Property/casualty insurance carriers want future federal rules governing driverless vehicles to guarantee insurers “reasonable” access to data from cars with automated driving systems.
“The increasing automation of the driving function is likely to result in significant change for the auto insurance industry. To adapt to these changes and support innovation in transportation, insurers will need to have access to data and information regarding vehicles with automated driving systems,” Nathaniel Wienecke, senior vice president, federal government relations, for the Property Casualty Insurers Association of America said in a a recent letter submitted to the House Subcommittee on Digital Commerce and Consumer Protection, which held a June 27 hearing on self-driving vehicle legislation.
Wienecke said that insurers will need to be able to identify automated driving technology and the type of technology each vehicle has. This is critical, he said, “for insurers to develop historical loss data and innovate and price new insurance products to support the technology as it evolves.”
At the hearing, lawmakers debated whether to override state rules for testing and deployment of self-driving cars and to allow automakers and technology companies to bypass existing regulations in introducing autonomous cars.
PCI wants any eventual rules governing driverless vehicles to “provide for reasonable access to insurers for claims handling purposes.”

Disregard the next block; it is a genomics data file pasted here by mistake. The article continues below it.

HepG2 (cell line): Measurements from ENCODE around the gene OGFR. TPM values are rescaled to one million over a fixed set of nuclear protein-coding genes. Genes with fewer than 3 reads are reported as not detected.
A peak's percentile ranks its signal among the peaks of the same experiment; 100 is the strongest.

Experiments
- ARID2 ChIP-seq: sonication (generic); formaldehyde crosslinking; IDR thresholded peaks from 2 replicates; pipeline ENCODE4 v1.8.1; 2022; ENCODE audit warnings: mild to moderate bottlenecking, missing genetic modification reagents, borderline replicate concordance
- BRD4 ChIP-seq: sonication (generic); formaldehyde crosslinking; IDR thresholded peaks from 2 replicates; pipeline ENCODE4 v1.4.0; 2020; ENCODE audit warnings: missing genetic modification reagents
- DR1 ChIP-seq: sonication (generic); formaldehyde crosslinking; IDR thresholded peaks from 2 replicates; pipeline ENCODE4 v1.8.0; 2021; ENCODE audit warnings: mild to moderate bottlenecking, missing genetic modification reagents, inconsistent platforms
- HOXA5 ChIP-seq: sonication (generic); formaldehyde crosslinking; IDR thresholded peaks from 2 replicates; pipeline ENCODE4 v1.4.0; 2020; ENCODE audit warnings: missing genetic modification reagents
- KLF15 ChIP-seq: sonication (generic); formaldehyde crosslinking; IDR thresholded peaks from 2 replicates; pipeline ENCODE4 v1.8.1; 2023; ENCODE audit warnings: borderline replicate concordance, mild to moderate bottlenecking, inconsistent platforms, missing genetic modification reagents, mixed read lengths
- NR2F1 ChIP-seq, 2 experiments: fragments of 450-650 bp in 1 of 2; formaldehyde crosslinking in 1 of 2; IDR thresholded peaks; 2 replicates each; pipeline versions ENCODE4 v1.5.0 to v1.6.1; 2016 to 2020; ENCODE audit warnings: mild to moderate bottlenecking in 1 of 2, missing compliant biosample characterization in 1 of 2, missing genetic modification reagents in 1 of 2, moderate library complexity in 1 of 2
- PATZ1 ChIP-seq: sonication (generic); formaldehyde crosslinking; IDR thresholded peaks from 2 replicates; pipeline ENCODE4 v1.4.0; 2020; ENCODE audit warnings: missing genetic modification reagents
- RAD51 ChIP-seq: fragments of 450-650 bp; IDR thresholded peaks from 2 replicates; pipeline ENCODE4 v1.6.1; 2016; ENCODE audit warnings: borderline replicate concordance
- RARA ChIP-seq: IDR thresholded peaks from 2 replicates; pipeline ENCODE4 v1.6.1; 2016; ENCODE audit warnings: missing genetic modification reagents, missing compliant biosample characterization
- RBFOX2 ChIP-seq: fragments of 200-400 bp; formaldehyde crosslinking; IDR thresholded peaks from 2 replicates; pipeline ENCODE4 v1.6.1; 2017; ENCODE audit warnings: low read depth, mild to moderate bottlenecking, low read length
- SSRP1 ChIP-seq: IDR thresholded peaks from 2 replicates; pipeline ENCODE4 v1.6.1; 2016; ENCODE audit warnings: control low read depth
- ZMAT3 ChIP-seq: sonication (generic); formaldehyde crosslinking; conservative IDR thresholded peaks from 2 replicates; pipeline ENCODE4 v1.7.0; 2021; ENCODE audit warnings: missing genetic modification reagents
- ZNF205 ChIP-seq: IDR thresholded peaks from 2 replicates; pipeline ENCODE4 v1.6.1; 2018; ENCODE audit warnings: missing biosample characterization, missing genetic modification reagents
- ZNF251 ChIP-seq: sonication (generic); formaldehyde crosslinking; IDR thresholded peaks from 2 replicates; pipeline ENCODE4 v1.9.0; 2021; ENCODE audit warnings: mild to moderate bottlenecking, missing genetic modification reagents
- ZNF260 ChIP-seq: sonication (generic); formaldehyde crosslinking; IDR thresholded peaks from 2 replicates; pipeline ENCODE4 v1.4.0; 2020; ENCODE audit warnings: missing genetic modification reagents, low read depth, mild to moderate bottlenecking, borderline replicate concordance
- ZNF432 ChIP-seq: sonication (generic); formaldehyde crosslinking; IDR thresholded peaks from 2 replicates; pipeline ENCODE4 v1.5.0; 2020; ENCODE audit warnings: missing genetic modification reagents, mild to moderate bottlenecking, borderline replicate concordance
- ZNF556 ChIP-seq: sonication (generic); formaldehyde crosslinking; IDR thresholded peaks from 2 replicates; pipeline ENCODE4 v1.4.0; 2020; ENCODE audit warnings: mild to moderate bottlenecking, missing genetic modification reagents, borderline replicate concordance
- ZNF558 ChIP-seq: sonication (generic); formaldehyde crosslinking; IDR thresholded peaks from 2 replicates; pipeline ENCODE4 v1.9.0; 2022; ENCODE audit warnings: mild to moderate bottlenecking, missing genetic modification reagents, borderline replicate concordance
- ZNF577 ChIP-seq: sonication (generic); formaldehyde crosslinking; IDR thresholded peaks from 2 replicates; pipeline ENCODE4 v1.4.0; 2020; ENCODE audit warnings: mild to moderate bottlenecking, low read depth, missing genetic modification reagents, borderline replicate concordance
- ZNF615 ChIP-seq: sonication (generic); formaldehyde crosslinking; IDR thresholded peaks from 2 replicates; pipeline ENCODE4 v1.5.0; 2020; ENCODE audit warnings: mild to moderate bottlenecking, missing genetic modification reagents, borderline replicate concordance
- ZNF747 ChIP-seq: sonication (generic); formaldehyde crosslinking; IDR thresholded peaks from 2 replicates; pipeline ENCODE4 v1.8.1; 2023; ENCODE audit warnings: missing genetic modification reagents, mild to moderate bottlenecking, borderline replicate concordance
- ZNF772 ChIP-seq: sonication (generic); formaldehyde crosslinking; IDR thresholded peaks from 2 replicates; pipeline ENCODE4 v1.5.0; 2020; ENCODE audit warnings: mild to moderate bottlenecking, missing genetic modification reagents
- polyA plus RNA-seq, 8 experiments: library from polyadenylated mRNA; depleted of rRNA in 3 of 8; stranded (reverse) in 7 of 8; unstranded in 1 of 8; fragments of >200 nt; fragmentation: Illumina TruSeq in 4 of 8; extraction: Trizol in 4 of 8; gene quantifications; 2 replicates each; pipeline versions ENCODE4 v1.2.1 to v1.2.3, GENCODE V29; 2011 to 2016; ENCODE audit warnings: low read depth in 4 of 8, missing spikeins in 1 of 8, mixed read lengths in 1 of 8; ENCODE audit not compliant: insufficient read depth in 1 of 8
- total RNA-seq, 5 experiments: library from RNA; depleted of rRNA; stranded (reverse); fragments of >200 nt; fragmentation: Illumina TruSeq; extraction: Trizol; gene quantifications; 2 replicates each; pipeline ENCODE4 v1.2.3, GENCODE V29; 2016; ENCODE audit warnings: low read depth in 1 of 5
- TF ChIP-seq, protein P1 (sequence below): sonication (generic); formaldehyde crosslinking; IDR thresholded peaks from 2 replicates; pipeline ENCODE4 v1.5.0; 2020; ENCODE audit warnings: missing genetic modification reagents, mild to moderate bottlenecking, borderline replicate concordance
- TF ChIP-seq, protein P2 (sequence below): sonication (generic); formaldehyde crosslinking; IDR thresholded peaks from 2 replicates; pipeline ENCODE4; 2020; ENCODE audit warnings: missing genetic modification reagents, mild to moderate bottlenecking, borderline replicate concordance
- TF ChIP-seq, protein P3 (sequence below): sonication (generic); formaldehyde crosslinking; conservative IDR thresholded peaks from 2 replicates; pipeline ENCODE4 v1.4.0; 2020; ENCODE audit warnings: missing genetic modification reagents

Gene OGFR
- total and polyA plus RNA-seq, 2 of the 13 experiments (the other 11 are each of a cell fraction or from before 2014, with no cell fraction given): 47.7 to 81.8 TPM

Wienecke added that in any accident involving a driverless vehicle, liability will likely depend on “whether a human driver or the vehicle itself was in control, and what actions either the driver or the vehicle did or did not take immediately prior to the loss event.”
Wienecke argued that having access to that data for insurers will help claims handling go more quickly and avoid disputes that could prevent accident victims from getting speedy compensation. Along those lines, Wienecke stated that PCI would back “clear identification of federal and state regulatory responsibilities regarding self-driving vehicles, with the federal government setting and enforcing safety standards for motor vehicles and recalls, and the states continuing to have primacy on motor vehicle insurance and liability issues as they do today.”
The debate over usage of the driving data already includes consumers, insurers, car makers and the creators of the telematics and other technologies used for autonomous vehicles. KPMG said in a recent report that “disaggregation from information” is a risk for insurers and could hamper how they participate in the future marketplace. Car makers themselves could decide to get into insurance business using the data.
Related to data access is data security. William C. Wallace, a policy analyst for Consumers Union, told federal lawmakers that consumers should know what data their car is collecting and transmitting, and who has access to this information. “They should be able to trust that companies are legally obligated to protect their privacy and the security of their data. This trust is important not just for consumers themselves, but also for the broader acceptance and successful deployment of active safety and automated driving systems across the marketplace,” Wallace said.